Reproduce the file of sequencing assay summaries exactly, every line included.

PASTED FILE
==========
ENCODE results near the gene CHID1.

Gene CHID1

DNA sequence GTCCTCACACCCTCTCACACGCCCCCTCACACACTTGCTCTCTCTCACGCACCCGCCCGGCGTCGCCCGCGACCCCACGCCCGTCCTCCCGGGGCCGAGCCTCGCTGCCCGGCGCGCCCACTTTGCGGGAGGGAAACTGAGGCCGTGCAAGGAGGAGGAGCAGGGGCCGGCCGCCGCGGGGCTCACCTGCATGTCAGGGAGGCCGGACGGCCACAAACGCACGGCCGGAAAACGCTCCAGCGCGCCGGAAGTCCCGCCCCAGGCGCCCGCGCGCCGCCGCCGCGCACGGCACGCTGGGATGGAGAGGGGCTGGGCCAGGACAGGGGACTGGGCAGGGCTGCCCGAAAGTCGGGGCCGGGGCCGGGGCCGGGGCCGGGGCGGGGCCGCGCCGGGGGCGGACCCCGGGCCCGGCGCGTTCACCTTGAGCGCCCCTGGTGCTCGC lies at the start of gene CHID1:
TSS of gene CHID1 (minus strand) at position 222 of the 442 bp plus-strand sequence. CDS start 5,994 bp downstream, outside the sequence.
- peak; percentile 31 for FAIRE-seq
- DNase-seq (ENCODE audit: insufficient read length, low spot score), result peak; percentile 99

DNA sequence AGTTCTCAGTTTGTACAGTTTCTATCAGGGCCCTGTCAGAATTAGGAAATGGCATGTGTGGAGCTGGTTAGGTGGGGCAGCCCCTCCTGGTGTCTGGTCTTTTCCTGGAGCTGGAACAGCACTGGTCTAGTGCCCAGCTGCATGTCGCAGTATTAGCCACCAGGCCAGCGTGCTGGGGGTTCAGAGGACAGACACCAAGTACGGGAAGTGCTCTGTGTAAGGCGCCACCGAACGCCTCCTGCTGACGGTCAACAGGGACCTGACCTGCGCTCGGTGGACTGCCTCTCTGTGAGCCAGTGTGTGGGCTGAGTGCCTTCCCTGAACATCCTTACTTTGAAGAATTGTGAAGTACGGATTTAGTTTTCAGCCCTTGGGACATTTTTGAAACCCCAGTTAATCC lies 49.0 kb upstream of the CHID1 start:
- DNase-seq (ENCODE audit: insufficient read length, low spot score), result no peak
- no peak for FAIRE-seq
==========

ENCODE results near the gene CHID1.

Gene CHID1

DNA sequence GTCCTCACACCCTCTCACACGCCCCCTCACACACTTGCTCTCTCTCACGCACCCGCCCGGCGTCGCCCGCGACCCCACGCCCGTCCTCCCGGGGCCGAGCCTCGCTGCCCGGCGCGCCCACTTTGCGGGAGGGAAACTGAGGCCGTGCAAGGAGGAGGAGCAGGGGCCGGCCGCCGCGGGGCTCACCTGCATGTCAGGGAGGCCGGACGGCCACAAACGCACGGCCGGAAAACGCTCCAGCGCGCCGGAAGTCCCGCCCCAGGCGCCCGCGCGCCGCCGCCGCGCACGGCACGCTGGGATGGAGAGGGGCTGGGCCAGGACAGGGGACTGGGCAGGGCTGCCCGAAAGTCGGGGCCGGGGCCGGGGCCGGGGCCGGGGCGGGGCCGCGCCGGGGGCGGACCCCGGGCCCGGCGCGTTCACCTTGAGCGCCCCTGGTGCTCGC lies at the start of gene CHID1:
TSS of gene CHID1 (minus strand) at position 222 of the 442 bp plus-strand sequence. CDS start 5,994 bp downstream, outside the sequence.
- peak; percentile 31 for FAIRE-seq
- DNase-seq (ENCODE audit: insufficient read length, low spot score), result peak; percentile 99

DNA sequence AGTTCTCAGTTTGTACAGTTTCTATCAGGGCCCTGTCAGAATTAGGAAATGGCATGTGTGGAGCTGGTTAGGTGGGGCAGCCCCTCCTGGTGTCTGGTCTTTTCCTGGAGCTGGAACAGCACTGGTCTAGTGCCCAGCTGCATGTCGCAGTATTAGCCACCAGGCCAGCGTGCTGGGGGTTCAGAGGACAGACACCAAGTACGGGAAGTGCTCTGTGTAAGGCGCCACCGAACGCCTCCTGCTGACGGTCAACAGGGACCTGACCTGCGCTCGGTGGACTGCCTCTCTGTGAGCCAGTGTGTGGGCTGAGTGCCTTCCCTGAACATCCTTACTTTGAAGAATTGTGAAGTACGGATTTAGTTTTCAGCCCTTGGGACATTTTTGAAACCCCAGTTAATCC lies 49.0 kb upstream of the CHID1 start:
- DNase-seq (ENCODE audit: insufficient read length, low spot score), result no peak
- no peak for FAIRE-seq